Dr. Wilson subsequently attended and graduated from the Tulane Medical School in 1954.  Although he started his medical career as a pathology resident, he learned quickly that he wanted to help people and that neurosurgery brought all his interests of neuropathology and the exact nature of surgery together.  Following his neurosurgery residency at Tulane, he remained at Tulane until 1961 when he accepted an appointment at Louisiana State University where he won “Best Teacher Award” in 1963.  He was then tapped by the University of Kentucky School of Medicine to establish their division of neurosurgery.

In 1968 Dr. Wilson joined UCSF as Professor and Chair of the division of neurosurgery where he practiced for more than 30 years, 28 as chair.  He continued the work he started in Kentucky with brain and pituitary tumors, adding an interest in vascular surgery, studying and writing about intracranial aneurysms, avm’s and av-fistulas.  He also was involved with encouraging women and underrepresented minorities to enter neurosurgery training. He joined the Western Neurosurgical Society in 1969.

Charlie believed one should not stop learning and in 1996 he earned a master’s degree in Health Administration.  Dr. Wilson went on to become the Director of Health Care Group at the Institute for the Future. He made a significant contribution to the publication "The Future of Health and Health Care." Dr. Wilson was also a senior advisor with the Health Technology Center.  He served as Consultant to the President of the University of California on health services.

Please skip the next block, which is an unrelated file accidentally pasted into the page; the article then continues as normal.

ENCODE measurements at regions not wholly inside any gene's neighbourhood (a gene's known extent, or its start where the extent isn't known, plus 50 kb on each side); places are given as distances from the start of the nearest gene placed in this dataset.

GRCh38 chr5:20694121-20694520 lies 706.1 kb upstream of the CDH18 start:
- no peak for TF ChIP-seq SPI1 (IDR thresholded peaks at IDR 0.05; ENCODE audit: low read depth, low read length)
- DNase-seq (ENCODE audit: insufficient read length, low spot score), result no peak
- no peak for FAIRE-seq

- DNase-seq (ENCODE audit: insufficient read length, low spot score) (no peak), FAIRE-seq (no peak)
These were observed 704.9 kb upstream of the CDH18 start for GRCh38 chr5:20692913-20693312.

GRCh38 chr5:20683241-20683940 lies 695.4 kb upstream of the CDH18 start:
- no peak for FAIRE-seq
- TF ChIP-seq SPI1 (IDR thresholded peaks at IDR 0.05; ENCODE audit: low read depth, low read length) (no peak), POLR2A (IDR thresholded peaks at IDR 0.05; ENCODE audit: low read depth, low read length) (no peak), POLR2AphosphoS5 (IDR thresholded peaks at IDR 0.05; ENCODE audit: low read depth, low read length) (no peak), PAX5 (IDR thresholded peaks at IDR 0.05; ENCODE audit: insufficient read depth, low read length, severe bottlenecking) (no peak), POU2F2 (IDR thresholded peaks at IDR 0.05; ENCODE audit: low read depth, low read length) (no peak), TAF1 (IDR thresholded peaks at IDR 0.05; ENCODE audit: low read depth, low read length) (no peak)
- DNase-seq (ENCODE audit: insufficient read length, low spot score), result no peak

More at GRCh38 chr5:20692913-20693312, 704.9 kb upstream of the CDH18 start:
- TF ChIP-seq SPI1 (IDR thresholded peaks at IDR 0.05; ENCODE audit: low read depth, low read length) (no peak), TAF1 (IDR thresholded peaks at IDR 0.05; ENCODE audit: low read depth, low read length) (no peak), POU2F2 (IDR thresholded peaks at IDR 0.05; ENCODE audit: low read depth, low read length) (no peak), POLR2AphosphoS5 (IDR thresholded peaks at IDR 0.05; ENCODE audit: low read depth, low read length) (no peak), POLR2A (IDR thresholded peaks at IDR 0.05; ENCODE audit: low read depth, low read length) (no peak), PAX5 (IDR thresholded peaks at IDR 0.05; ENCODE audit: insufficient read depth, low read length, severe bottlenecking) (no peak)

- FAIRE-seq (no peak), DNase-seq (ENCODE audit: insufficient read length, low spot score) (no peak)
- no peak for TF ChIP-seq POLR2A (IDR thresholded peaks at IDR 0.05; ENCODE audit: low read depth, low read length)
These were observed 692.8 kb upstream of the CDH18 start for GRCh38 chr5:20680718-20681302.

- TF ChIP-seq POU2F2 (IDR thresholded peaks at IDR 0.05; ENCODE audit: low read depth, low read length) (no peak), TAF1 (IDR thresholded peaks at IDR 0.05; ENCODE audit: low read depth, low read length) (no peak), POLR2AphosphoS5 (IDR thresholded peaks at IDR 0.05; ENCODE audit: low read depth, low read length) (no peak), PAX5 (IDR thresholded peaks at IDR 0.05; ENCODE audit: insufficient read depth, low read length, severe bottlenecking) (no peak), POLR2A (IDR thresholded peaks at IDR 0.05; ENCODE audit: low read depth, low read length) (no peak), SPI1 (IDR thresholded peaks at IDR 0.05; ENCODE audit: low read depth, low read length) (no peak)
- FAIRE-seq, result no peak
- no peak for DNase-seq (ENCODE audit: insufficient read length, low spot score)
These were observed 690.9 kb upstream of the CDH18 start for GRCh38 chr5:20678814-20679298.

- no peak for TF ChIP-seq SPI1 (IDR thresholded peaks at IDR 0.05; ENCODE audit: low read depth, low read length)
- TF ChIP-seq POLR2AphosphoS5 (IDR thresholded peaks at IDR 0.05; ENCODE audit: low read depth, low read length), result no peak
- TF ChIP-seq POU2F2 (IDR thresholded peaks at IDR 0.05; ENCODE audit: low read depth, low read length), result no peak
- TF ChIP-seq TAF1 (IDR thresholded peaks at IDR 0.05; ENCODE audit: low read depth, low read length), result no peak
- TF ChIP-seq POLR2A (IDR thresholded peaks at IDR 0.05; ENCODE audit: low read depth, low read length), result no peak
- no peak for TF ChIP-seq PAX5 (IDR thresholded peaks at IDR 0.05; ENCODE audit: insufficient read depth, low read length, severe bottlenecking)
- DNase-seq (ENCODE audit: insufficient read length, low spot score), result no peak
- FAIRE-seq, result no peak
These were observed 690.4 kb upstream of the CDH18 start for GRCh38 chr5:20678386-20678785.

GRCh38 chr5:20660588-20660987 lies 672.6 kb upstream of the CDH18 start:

He has received numerous awards and honors and has been the Wilder Penfield Lecturer, the Herbert Olivecrona Lecturer, and the R. Eustace Semmes Lecturer among others. Dr. Wilson also was a CANS Pevehouse Award winner in 1998 and in 2007 received the Cloward Award from the Western.  He has published more than 500 articles and chapters and has served on numerous editorial boards, including that of the Journal of Neurosurgery which he chaired from 1981 to 1983.

In 2000 Dr. Wilson cofounded, with the Reverend William Rankin, the Global AIDS Interfaith Alliance, an innovative healthcare program in resource short Africa.  He also helped set policy and raise money for the Clinic by the Bay organization whose mission is to provide medical services to the uninsured working people in the Bay area.

Dr. Wilson was an accomplished jazz pianist and loved music.  He frequently attended the opera and symphony.  He was passionate about fitness and was an avid runner, competing in many marathons. 

Preceded in death by his son, Craig Wilson, he is survived by his wife of 24 years, Francie Petrocelli; his daughter Rebecca Cohn (Steve); his son Byron Wilson (Suzette); his stepdaughter, Kathryn Petrocelli; his grandchildren Ben, Josh, Brittany, Adam, Ian and Dylan; and a multitude of loving friends and colleagues.

--G. Gerras
Communications Committee 
(I had hoped that our previous newsletter article on WNS member Jay Levy's losing his home in the 2017 Napa wildfire would be the first and last such notation of such a tragedy befalling one of our own.  Alas, not to be. --Ed.)

They couldn’t save our home, but they saved our … Flag!